Thousands of extra security officials were deployed across Bangladesh ahead of a verdict against the top leader of an Islamist party charged with war crimes that prosecutors says led to the deaths of thousands during the nation's independence war against Pakistan in 1971.
A special tribunal is set to deliver the verdict for Jamaat-e-Islami chief Motiur Rahman Nizami, who faces 16 charges, including genocide, murder, torture, rape and destruction of property.
Bangladesh says Pakistani soldiers, aided by local collaborators, killed 3 million people, raped 200,000 women and forced about 10 million people to take shelter in refugee camps across the border in neighbouring India during the nine-month war.
ATM Habibur Rahman, a spokesman for the elite anti-crime force Rapid Action Battalion, said 8000 members were deployed in Dhaka and other cities to stop any violence caused by the verdict, as previous verdicts have triggered violence in a country where politics are extremely divisive.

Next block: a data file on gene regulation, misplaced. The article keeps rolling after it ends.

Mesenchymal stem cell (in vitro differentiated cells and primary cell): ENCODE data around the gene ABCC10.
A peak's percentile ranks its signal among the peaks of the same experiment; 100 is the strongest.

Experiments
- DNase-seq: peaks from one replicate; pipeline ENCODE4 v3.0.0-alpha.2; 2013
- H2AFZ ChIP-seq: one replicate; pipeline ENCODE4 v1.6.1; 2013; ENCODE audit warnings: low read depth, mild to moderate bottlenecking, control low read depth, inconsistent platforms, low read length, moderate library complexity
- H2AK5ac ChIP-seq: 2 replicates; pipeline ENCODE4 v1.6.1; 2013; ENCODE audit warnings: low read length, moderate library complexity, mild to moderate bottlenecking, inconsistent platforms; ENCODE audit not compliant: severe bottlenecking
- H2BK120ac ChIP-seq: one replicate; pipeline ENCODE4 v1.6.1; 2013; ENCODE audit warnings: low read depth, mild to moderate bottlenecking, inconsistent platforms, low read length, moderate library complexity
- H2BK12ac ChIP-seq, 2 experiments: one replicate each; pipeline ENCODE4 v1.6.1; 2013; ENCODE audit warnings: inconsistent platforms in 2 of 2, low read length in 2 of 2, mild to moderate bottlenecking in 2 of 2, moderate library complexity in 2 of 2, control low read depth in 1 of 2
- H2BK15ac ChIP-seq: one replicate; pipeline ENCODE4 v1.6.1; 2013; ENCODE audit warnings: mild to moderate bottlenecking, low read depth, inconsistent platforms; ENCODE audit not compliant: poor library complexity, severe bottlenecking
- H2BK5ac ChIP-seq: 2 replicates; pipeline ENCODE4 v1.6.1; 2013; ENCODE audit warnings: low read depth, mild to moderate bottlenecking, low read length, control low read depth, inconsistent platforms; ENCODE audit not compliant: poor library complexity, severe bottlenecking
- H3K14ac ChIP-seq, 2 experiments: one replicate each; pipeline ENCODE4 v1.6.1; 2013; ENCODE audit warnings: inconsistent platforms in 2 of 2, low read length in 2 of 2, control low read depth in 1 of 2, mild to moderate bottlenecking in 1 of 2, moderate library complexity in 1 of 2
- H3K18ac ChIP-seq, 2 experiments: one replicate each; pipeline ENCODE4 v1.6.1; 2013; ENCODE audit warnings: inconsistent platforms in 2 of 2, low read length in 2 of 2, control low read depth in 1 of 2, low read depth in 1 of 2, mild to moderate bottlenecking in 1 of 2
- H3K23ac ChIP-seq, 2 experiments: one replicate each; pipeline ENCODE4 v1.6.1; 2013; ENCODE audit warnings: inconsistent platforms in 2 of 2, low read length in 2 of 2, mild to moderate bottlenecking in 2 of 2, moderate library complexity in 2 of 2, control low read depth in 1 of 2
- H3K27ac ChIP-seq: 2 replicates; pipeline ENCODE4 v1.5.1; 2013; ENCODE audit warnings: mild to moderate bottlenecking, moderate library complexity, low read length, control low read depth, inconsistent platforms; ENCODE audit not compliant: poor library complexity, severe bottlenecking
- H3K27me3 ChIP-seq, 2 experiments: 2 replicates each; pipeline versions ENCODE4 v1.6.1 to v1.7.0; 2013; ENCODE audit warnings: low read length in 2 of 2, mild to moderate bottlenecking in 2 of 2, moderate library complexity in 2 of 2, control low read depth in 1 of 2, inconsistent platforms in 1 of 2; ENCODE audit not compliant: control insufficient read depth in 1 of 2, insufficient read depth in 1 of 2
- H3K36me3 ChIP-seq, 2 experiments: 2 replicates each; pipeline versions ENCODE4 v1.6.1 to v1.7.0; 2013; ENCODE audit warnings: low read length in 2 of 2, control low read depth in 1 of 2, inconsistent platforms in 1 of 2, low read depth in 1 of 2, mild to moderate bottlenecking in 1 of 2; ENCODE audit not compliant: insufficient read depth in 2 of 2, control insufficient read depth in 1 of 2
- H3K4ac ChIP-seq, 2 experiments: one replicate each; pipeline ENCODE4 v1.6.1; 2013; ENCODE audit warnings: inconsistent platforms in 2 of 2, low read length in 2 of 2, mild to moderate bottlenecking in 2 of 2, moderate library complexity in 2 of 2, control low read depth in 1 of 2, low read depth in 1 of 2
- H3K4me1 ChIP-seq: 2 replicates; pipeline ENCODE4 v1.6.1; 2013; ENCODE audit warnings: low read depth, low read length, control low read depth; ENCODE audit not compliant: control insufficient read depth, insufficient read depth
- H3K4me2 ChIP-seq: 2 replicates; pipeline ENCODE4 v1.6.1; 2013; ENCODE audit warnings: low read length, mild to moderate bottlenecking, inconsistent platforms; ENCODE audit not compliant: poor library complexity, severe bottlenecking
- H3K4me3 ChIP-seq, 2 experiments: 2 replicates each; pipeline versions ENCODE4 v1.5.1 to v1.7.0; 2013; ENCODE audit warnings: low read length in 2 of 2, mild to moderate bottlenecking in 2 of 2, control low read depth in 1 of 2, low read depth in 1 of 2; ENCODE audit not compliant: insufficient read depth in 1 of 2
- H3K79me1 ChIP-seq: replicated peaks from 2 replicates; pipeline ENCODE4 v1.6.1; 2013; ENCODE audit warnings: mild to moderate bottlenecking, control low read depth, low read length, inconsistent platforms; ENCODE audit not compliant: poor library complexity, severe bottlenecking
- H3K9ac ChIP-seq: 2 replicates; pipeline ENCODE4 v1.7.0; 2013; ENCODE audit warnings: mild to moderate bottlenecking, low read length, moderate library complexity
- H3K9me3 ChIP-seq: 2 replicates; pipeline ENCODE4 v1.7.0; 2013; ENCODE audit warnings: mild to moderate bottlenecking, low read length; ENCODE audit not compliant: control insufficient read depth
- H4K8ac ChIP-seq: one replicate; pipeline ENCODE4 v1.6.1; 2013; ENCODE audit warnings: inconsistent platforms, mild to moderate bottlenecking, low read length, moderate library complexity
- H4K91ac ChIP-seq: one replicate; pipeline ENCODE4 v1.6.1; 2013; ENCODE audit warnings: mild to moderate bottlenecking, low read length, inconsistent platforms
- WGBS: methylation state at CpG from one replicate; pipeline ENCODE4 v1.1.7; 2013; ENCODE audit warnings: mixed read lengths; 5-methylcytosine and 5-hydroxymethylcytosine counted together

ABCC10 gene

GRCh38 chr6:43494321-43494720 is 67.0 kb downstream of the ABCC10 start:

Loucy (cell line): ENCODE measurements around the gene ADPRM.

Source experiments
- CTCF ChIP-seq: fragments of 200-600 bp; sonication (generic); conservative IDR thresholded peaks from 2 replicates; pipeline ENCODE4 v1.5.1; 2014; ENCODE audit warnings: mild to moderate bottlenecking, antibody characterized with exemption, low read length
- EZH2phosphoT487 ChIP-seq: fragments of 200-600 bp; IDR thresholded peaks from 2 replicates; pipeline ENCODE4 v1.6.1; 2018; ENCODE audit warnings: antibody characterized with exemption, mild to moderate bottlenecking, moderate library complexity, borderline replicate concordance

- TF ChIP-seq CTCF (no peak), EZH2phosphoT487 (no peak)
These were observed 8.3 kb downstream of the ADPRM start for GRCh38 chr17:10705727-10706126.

Two special tribunals set up by Prime Minister Sheikh Hasina to try people for war crimes have delivered nine verdicts in which 10 people have been convicted. One senior leader of Jamaat-e-Islami party has already been hanged for his role in killing people in 1971.
The prosecution says Nizami acted as the supreme commander of a militia group, Al-Badr, which carried out a systematic plan to torture and execute pro-liberation supporters during the war, including teachers, engineers and journalists.
He faces charges of personally carrying out or ordering the deaths of nearly 600 Bangladeshis.
The prosecution has asked for a death sentence for Nizami, while the defence argued the charges were politically motivated.
Nizami was a Cabinet minister during former Prime Minister Khaleda Zia's last term in 2001-2006, and he was sentenced to death in January in a huge arms cache case.
Jamaat-e-Islami party openly campaigned against independence and its then leader, Ghulam Azam, toured the Middle East to mobilize support for Pakistan, but the party has denied committing atrocities.